Blog About Blogging Guest Blog
Blogging is a touchy topic for many business owners. On the one hand, they’re told repeatedly “Blogging is important and you should do it.” On the other, blogging can be daunting. Not everyone is a natural writer and even experienced wordsmiths need the occasional nudge of encouragement. Here are a few tips to help you get started so you can share your knowledge with the world.
- Plan and think in bullet points. Before you put hands to keyboard on That Blog Post I’ve Been Meaning to Write, take a minute to plan what you have to say. I normally put together a quick outline of a few key points and lessons I intend to hit during the post. This serves two purposes: it lets you break the task down into small, discrete parts that are less intimidating than the whole, and it organizes your thoughts so you’re less likely to repeat yourself or forget a point you meant to cover. I used the same technique in college to plan and structure my papers and it made everything a lot easier. Finally, some readers find posts structured in bullet points or numbered items more appealing and easier to navigate. There’s a reason why popular sites like Buzzfeed and Cracked.com live or die by “Top X Things That Y” lists. The final product doesn’t have to be bulleted, but it’s always a good mental starting point.
- Posts don’t have to be long. Short, pithy pieces can be more effective than a long and exhaustive monologue. Most readers are looking for a few quick tips or interesting thoughts on their subject of interest, not a detailed guide, so don’t build a blog up in your mind as some Herculean effort. You’re not writing the “Great American Novel,” you’re just sharing a slice of what you know. In fact, it’s often better to be breezy and not cover everything – you’re here to show some of your expertise and get your readers interested in what you have to say – if they want a more thorough guide, they should contact you for a consultation or engage your services.
- Along the same lines, posts don’t need to be formal or perfect. The most popular bloggers tend to have a breezy, informal style. Few people want to read an impeccable dissertation over their morning coffee; they just want to learn a little something or get help with a specific problem. Your prospects may also find a stiff, formal style to be a little intimidating. Just be yourself and write the way you think.
- Be confident in what you know. Some would-be bloggers get hung up on feeling intimidated, like they have to know everything about a topic before they write about it. Have faith – you’re an expert in something, or else you wouldn’t be in business. You don’t need to burden yourself with the perceived need to be perfect or the authority on a subject. Don’t think of a post as “The Truth About X, Y, and Z,” think of it as “Things I’ve Learned About X, Y, and Z.” You may not be the world renowned expert on your topic, but you darn well know a bit about it, so start there. Give yourself the freedom to express your opinion and share your experiences. Don’t BS or over-promise, but know that it’s OK to say what you have to say and put it out there.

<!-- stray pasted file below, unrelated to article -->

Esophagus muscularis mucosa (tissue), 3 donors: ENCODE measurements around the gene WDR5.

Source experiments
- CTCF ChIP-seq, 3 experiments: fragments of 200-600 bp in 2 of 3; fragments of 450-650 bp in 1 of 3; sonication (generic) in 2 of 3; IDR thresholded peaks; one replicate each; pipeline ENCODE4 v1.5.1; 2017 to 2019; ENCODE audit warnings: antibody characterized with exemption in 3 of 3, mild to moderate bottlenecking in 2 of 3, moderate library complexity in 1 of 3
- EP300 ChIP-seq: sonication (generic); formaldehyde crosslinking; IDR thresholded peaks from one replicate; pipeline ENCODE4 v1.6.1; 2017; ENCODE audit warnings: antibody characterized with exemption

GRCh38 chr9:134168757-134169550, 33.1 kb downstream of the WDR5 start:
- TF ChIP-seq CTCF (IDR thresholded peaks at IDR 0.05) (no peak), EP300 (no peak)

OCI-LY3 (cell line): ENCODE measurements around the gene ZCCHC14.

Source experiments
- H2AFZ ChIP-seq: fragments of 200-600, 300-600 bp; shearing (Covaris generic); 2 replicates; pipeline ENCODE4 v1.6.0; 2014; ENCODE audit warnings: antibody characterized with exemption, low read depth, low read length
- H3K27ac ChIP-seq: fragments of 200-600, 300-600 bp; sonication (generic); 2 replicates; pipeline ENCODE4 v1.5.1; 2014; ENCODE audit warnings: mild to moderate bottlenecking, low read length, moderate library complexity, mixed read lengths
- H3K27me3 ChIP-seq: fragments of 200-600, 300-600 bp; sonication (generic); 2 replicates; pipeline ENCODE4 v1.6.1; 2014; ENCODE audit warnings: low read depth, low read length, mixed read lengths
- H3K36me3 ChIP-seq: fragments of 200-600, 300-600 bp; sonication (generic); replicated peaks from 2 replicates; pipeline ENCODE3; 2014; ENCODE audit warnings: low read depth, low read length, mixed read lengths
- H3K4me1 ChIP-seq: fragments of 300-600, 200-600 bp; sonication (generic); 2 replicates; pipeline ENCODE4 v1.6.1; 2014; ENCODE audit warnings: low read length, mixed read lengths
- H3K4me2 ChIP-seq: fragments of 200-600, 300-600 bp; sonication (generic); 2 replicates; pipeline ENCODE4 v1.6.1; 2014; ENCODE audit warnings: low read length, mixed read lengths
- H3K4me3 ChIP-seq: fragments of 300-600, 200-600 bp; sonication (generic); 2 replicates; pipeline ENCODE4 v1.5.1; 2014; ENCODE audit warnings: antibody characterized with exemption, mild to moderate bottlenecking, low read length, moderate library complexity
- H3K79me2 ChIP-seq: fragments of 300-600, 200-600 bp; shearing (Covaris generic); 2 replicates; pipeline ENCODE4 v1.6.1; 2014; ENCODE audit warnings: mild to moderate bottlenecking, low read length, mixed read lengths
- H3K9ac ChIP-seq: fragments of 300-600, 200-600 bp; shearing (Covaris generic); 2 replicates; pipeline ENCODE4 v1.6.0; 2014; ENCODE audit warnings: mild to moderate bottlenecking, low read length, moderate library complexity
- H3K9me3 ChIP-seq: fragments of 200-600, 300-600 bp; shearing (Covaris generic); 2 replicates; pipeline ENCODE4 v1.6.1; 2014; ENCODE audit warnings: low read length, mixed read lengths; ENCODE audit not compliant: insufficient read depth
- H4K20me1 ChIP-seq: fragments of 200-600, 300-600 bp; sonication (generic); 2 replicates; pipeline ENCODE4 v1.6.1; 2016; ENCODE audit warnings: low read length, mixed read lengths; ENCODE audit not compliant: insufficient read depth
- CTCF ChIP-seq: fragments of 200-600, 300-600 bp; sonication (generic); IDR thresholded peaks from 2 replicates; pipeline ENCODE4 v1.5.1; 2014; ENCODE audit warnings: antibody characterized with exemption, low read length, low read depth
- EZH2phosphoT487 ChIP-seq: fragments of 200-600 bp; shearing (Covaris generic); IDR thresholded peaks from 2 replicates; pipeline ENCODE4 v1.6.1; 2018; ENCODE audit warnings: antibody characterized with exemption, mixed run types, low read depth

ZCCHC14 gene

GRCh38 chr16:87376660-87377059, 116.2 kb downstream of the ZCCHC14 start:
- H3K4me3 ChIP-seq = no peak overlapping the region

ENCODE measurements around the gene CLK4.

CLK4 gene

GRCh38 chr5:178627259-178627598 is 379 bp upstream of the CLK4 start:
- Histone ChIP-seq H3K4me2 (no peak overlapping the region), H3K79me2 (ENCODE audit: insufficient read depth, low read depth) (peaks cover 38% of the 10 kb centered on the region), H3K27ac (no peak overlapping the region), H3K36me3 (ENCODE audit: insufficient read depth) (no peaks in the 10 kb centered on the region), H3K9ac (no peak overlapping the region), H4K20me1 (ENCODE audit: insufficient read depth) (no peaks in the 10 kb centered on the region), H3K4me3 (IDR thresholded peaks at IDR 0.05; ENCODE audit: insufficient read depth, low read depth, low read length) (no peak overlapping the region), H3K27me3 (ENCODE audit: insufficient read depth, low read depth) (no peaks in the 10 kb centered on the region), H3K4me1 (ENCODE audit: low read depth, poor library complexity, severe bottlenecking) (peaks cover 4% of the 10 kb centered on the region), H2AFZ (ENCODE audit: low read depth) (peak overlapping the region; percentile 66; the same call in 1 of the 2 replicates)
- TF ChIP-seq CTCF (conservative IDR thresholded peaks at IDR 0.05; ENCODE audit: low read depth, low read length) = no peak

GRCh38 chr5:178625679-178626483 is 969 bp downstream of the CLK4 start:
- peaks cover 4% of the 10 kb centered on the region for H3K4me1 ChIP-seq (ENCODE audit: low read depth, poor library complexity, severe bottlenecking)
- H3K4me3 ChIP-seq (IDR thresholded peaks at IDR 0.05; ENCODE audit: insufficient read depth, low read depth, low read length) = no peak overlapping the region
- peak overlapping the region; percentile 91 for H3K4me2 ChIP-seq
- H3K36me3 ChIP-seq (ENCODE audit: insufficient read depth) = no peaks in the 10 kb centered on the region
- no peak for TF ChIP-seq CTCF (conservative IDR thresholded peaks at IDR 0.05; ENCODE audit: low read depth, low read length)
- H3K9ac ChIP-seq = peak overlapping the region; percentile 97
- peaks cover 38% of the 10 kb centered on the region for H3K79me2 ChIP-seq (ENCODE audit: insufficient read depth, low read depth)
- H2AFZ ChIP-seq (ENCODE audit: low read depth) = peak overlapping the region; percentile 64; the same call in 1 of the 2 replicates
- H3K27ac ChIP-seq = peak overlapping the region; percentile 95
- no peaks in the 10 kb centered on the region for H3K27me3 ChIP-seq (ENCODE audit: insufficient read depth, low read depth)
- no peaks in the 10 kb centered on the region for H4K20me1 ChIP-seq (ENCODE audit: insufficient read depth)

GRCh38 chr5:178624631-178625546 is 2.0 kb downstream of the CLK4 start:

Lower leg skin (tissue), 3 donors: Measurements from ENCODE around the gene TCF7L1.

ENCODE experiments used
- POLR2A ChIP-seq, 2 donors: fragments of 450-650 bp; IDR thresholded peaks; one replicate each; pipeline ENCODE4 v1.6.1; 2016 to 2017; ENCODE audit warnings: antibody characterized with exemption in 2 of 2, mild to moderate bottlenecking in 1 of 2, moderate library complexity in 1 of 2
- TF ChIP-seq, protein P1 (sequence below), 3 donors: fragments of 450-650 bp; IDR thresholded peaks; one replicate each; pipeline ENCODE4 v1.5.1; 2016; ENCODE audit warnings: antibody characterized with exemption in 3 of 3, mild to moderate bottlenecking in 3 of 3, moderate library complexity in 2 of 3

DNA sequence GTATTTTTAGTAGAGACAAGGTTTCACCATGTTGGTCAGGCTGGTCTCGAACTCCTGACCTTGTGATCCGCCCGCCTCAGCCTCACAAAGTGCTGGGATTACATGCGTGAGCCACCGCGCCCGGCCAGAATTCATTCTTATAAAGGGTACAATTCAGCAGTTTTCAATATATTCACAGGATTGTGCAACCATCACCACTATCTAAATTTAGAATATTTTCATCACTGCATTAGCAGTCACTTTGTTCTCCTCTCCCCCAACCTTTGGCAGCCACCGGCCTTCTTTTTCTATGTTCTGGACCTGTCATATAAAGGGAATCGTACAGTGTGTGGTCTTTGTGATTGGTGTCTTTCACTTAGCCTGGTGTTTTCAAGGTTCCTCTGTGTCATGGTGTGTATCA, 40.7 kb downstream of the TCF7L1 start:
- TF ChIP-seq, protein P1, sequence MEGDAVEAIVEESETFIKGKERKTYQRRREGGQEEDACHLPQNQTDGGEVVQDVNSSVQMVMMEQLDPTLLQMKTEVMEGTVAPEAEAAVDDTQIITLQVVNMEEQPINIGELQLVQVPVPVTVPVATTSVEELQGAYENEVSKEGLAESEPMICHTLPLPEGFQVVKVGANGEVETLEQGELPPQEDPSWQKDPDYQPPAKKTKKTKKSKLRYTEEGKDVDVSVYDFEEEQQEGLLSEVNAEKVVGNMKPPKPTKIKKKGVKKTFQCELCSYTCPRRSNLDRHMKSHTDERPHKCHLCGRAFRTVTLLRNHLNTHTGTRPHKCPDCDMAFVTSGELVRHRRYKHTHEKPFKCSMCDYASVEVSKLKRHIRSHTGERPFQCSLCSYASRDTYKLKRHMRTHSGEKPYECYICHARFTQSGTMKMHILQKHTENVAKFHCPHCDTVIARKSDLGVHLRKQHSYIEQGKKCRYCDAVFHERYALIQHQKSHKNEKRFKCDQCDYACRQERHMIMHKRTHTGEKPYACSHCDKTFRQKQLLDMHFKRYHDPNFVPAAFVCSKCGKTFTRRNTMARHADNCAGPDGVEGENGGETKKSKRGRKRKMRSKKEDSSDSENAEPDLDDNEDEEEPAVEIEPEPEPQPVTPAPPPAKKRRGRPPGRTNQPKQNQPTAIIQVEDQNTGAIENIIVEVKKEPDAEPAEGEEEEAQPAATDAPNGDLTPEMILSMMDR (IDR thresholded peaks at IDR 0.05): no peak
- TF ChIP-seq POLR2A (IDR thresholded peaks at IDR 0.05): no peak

- Don’t worry about writing for SEO. There are mountains of blog posts out there about tricks for writing for the search engines. Don’t get caught up in them. You’re not writing for search engines – you’re writing for people. If your content is good (and it will be, because you know what you’re talking about), people will find it and read it and share it, boosting your scores without resorting to any gamesmanship. Your ranking for a term will grow organically (ah, SEO puns) out of what you have to say and you shouldn’t have to force keywords into a topic where they don’t belong. Granted, if you’re running a campaign with an SEO company, get their thoughts and suggestions on some best practices, but don’t sacrifice content for the sake of rankings. Just focus on saying what you have to say the way that makes sense to you.
- Don’t be “sales-y.” You’re not writing to do a hard sell, you’re just establishing your expertise and piquing readers’ interest. It’s always nice to include a call to action, but it’s not necessary and you certainly don’t want to hit your readers over the head. If they become a prospect, great! If not, then maybe they’ll be a regular reader and share what you have to say.
- Just do it (thanks Nike). It’s easy to psyche yourself out of getting started, especially if writing is out of your comfort zone. Remember the writer’s creed: “done is better than perfect.” That stellar blog post you’ve been meaning to write or that draft on your hard drive that’s almost perfect is not nearly as valuable sitting around being potentially perfect as it is out there, being read and shared. So just get out there and start. Give yourself permission to be imperfect and just get going!
I hope these tips help you get started with that blog you’ve been meaning to start. Just remember to get out there, say what you have to say, and get started.